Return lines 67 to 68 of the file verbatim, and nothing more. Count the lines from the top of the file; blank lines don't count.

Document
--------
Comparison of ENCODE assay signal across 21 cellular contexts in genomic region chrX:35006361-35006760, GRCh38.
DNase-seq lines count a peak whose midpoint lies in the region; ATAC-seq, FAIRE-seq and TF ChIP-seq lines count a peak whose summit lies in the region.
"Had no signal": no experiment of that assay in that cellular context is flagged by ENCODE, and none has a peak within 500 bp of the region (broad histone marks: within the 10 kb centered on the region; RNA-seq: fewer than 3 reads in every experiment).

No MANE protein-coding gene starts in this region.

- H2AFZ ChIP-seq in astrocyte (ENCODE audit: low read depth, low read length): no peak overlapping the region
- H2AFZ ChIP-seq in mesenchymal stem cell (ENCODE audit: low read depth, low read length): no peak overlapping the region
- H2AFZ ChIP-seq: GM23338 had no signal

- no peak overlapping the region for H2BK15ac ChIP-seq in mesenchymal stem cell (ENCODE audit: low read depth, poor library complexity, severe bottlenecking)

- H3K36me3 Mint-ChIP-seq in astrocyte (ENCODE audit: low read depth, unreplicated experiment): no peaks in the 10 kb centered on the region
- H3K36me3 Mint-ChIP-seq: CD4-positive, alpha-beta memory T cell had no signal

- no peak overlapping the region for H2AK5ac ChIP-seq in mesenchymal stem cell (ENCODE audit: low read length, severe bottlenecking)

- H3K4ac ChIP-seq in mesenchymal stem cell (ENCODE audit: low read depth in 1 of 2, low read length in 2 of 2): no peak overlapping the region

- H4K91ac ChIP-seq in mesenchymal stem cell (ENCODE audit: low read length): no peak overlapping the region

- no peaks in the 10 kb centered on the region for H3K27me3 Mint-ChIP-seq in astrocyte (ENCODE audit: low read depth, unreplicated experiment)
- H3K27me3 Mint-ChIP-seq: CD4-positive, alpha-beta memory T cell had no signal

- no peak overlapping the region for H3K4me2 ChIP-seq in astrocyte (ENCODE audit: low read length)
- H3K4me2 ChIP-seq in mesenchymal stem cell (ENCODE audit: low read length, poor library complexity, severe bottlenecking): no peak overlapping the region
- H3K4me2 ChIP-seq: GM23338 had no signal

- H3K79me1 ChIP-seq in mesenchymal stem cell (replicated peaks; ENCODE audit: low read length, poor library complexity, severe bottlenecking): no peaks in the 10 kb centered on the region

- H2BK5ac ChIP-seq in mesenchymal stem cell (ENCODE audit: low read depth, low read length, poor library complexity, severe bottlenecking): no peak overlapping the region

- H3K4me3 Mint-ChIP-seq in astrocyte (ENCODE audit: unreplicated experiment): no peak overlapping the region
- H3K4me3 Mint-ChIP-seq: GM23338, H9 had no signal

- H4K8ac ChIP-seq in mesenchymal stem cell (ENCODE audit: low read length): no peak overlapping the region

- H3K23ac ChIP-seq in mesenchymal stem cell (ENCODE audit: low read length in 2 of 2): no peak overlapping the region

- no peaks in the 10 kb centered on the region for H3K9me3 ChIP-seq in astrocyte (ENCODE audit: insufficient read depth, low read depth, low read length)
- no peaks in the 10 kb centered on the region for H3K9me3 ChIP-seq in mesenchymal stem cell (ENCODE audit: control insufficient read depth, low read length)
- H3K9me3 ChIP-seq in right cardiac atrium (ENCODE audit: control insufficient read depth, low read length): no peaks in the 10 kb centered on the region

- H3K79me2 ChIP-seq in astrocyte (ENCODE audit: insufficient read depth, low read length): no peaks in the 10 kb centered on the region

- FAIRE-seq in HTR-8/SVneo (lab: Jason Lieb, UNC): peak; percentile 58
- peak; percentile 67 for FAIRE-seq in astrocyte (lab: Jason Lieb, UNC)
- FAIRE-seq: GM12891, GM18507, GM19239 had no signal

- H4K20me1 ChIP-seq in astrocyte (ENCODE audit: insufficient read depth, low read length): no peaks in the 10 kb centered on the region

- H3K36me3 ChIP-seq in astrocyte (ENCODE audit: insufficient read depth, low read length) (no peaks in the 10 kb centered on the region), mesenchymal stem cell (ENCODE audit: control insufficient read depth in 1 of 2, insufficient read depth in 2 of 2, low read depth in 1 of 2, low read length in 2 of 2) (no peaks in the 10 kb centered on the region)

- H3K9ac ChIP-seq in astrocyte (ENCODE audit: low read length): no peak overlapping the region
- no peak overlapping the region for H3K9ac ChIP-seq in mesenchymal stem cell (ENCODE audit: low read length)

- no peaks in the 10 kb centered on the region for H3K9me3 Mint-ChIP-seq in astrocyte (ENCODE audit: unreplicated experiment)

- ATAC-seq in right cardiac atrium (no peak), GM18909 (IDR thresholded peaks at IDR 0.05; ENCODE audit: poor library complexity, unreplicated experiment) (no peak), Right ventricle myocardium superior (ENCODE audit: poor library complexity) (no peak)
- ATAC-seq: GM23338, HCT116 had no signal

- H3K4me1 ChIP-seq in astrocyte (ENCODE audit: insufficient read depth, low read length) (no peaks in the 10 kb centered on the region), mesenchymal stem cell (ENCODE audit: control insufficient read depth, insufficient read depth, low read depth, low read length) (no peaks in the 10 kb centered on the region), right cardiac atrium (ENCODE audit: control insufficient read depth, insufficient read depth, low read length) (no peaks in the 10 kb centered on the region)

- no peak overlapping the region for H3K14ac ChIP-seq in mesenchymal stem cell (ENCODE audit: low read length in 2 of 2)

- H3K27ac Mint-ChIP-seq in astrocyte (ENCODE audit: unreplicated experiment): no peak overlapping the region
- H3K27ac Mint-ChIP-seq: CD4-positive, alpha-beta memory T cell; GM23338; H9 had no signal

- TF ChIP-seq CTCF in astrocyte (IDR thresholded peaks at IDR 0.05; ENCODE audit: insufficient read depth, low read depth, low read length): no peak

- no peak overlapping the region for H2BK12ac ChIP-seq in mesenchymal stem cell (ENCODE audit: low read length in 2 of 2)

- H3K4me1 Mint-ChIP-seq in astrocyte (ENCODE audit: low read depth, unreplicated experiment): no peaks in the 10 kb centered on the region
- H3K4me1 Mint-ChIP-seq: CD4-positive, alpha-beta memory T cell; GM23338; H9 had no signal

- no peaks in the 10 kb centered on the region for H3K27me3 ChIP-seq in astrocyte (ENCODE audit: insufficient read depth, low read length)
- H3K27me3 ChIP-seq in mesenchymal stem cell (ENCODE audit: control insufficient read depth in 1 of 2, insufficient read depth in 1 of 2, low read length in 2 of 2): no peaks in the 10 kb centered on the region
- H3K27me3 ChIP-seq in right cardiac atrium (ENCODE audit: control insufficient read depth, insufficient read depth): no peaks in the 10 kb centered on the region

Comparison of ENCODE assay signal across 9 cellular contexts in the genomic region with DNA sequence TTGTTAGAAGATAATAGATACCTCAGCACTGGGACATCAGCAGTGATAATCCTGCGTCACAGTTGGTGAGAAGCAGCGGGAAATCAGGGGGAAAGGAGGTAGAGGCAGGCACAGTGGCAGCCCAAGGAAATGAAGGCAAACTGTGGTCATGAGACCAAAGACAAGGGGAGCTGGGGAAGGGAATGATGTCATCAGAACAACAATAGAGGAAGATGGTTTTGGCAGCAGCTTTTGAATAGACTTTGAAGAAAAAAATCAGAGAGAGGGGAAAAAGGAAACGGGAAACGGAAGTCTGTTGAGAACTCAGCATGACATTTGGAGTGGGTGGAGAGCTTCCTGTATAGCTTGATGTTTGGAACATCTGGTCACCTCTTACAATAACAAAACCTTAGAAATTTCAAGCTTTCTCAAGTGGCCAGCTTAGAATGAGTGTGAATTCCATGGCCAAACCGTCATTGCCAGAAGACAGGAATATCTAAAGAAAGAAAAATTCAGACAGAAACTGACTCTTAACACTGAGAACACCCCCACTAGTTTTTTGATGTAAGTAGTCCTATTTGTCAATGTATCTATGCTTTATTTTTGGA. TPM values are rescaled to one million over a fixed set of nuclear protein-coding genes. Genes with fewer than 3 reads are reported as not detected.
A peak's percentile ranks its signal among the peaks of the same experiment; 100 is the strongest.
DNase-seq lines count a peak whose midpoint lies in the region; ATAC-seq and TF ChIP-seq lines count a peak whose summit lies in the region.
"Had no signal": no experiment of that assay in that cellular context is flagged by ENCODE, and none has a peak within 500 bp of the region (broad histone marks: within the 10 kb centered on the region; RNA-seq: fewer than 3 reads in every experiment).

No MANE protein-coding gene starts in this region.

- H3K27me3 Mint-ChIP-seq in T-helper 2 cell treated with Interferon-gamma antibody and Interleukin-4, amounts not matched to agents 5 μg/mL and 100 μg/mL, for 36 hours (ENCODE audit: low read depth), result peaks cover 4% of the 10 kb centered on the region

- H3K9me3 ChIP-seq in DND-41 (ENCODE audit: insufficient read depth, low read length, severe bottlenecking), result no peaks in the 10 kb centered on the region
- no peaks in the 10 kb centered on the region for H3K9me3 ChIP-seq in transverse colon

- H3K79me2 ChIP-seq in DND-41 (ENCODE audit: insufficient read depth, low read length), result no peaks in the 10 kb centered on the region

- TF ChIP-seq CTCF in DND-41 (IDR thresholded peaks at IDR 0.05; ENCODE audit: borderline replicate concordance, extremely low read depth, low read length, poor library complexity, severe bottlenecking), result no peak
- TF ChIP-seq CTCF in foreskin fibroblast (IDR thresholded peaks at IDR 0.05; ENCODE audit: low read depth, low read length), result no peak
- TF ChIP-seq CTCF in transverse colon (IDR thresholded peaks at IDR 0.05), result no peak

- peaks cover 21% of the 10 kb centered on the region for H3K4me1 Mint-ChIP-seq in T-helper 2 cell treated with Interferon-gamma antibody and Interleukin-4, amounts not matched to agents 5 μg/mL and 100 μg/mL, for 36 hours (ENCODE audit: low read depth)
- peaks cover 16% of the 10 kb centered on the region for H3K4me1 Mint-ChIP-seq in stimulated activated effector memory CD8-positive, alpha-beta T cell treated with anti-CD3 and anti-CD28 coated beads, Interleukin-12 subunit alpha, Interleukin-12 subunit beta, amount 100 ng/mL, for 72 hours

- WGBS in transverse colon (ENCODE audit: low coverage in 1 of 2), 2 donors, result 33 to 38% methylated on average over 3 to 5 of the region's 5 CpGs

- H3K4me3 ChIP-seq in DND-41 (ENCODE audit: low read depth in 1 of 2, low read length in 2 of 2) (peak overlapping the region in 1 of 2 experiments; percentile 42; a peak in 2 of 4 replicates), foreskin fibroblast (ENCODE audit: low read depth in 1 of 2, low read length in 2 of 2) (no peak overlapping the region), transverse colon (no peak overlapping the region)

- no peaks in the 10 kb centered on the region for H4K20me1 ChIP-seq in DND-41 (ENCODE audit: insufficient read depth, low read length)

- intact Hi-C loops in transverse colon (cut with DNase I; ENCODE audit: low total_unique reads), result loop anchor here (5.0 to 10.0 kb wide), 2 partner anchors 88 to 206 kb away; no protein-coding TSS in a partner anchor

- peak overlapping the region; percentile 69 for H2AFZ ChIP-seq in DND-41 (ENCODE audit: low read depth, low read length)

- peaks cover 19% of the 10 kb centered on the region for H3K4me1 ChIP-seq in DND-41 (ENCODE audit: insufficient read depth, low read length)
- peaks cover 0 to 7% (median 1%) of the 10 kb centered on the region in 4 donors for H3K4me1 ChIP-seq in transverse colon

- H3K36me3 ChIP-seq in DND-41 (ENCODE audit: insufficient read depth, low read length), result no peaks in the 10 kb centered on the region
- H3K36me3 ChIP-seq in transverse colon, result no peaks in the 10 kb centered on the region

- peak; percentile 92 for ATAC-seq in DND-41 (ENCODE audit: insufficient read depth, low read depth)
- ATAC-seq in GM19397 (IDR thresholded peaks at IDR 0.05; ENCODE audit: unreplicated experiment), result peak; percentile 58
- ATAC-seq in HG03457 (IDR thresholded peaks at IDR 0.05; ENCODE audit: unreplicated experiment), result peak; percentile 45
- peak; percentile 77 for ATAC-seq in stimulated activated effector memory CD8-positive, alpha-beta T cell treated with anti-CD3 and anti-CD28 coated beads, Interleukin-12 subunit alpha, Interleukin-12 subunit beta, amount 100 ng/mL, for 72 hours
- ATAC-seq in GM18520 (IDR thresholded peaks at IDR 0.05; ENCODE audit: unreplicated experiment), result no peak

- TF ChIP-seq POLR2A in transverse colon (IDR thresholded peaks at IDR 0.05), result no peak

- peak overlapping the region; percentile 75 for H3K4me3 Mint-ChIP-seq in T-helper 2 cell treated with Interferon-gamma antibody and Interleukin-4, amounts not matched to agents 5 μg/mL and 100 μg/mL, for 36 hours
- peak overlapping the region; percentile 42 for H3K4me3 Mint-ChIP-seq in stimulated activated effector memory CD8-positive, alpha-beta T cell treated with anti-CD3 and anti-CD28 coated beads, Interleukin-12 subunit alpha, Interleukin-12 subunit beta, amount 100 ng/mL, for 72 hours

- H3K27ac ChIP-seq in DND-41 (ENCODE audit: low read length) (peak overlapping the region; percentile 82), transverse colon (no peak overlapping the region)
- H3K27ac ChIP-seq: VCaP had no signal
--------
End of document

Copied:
- intact Hi-C loops in transverse colon (cut with DNase I; ENCODE audit: low total_unique reads), result loop anchor here (5.0 to 10.0 kb wide), 2 partner anchors 88 to 206 kb away; no protein-coding TSS in a partner anchor

- peak overlapping the region; percentile 69 for H2AFZ ChIP-seq in DND-41 (ENCODE audit: low read depth, low read length)